When a particular state is active, only its resulting force will be applied to the character, making it behave accordingly. For example, if the currently active state is `runAway` and its forces are a combination of `flee` and `collision avoidance`, the character will flee a place while avoiding any obstacle.

Steering forces are calculated every game update, and then added to the character's velocity vector. As a consequence, when the active state changes (and with it the movement pattern), the character will smoothly transition to the new pattern as the new forces are added after every update.

The dynamic nature of steering behaviors ensures this fluid transition; the states just coordinate which steering forces are active at any given time.

## The Code Structure

The structure to implement a squad pattern will encapsulate FSMs and steering behaviors within properties of a class. Any class representing an entity that moves or is otherwise influenced by steering forces will have a property called `boid`, which is an instance of the `Boid` class:

The `Boid` class was used in the steering behavior series and it provides properties as `velocity` and `position` (both math vectors), along with methods to add steering forces, such as `seek()`, `flee()`, etc.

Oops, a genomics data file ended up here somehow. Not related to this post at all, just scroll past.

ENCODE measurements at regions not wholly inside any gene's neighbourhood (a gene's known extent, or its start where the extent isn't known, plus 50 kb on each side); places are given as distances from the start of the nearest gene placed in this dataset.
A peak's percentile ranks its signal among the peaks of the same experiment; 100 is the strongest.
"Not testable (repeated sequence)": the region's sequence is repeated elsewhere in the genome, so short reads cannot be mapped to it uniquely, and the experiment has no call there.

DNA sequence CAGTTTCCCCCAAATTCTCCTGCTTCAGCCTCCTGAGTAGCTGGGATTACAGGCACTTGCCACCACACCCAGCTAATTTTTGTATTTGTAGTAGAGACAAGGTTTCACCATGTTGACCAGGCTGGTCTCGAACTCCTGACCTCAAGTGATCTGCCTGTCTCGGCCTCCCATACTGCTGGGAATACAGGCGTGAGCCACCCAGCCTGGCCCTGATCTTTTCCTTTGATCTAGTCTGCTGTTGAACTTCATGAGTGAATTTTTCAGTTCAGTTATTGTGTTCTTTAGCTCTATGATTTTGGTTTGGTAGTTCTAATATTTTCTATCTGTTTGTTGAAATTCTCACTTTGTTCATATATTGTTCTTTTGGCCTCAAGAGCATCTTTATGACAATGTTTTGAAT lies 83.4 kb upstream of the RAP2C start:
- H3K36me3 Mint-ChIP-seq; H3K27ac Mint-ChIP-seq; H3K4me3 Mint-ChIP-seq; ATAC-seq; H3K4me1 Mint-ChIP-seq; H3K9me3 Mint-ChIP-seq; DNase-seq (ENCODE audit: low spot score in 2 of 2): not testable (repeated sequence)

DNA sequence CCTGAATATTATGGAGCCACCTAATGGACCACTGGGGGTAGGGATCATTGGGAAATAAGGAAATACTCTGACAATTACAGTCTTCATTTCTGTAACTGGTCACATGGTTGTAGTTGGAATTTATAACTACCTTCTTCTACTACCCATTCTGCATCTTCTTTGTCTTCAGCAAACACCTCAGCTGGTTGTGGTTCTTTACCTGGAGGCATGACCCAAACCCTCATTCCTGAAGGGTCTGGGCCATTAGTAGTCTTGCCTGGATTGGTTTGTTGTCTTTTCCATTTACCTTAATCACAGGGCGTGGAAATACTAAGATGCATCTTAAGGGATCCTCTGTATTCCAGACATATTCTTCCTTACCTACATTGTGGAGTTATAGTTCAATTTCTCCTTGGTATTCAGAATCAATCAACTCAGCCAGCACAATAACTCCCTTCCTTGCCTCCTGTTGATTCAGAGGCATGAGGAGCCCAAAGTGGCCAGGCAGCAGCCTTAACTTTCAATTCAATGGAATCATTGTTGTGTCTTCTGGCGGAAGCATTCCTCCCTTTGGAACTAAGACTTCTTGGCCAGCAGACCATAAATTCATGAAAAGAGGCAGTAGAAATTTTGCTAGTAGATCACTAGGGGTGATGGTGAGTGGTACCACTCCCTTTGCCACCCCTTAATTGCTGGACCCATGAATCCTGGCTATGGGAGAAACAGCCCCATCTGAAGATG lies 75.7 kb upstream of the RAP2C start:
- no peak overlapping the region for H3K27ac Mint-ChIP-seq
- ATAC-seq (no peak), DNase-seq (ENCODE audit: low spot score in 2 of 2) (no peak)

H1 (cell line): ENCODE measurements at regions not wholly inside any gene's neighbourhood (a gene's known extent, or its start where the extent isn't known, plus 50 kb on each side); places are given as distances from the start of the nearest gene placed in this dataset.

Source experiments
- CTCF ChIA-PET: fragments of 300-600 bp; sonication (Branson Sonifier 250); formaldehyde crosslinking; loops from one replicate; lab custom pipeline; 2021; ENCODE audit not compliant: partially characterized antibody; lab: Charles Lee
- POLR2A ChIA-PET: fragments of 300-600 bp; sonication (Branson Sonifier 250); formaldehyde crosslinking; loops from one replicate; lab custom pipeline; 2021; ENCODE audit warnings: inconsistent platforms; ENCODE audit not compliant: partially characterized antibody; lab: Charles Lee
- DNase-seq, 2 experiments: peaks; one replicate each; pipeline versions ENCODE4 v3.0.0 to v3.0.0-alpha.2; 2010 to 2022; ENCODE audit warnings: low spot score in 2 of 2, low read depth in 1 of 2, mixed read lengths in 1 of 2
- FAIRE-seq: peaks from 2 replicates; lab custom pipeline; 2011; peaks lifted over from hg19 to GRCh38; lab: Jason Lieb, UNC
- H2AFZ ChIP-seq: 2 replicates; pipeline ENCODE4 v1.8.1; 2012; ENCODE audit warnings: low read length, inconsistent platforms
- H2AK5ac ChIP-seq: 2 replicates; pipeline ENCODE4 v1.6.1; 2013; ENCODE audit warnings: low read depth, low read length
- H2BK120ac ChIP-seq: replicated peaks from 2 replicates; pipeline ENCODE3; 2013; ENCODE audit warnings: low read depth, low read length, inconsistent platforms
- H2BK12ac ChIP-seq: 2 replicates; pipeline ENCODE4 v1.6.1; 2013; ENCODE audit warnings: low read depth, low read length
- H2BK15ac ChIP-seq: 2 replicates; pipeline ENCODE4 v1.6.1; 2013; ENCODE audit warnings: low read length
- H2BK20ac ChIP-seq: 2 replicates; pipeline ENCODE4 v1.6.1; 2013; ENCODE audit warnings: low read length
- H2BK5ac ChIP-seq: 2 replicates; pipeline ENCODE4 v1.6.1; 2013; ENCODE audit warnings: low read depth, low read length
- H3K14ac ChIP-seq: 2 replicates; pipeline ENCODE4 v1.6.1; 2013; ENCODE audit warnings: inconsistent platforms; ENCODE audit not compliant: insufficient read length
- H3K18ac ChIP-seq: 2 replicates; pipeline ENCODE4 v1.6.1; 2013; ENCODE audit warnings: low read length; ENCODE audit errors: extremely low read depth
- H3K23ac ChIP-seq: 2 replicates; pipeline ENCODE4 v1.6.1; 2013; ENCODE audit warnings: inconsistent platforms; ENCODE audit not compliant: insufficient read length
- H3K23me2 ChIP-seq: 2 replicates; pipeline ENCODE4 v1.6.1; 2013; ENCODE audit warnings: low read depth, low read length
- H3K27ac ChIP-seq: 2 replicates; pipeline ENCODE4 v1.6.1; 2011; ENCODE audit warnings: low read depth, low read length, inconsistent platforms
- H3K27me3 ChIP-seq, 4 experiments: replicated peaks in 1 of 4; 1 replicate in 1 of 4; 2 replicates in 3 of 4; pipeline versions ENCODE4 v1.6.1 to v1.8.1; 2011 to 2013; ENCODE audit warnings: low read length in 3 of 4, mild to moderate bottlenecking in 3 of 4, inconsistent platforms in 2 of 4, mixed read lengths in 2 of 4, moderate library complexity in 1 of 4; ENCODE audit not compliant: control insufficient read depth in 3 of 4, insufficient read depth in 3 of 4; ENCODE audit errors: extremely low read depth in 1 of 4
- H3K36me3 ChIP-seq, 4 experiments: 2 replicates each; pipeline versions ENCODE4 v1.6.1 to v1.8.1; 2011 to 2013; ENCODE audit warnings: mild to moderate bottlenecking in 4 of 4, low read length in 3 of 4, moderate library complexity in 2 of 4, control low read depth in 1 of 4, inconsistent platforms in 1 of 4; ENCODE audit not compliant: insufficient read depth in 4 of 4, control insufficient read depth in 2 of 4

An entity that uses a stack-based FSM will have the same structure of the `Ant` class from the previous FSM tutorial: the stack-based FSM is managed by the `brain` property and every state is implemented as a method.

Below is the `Soldier` class, which has steering behavior and FSM capabilities:

## Planning the "Brain"

The squad pattern will be implemented using a stack-based finite-state machine. The soldiers, which are the members of the squad, will follow the leader (controlled by the player), hunting down any nearby enemies.

When an enemy dies, it might drop an item that can be good or bad (a medkit or a badkit, respectively). A soldier will break the squad formation and collect nearby good items, or will evade the place to avoid any bad items.

Below is a graphical representation of the stack-based FSM controlling the soldier's "brain":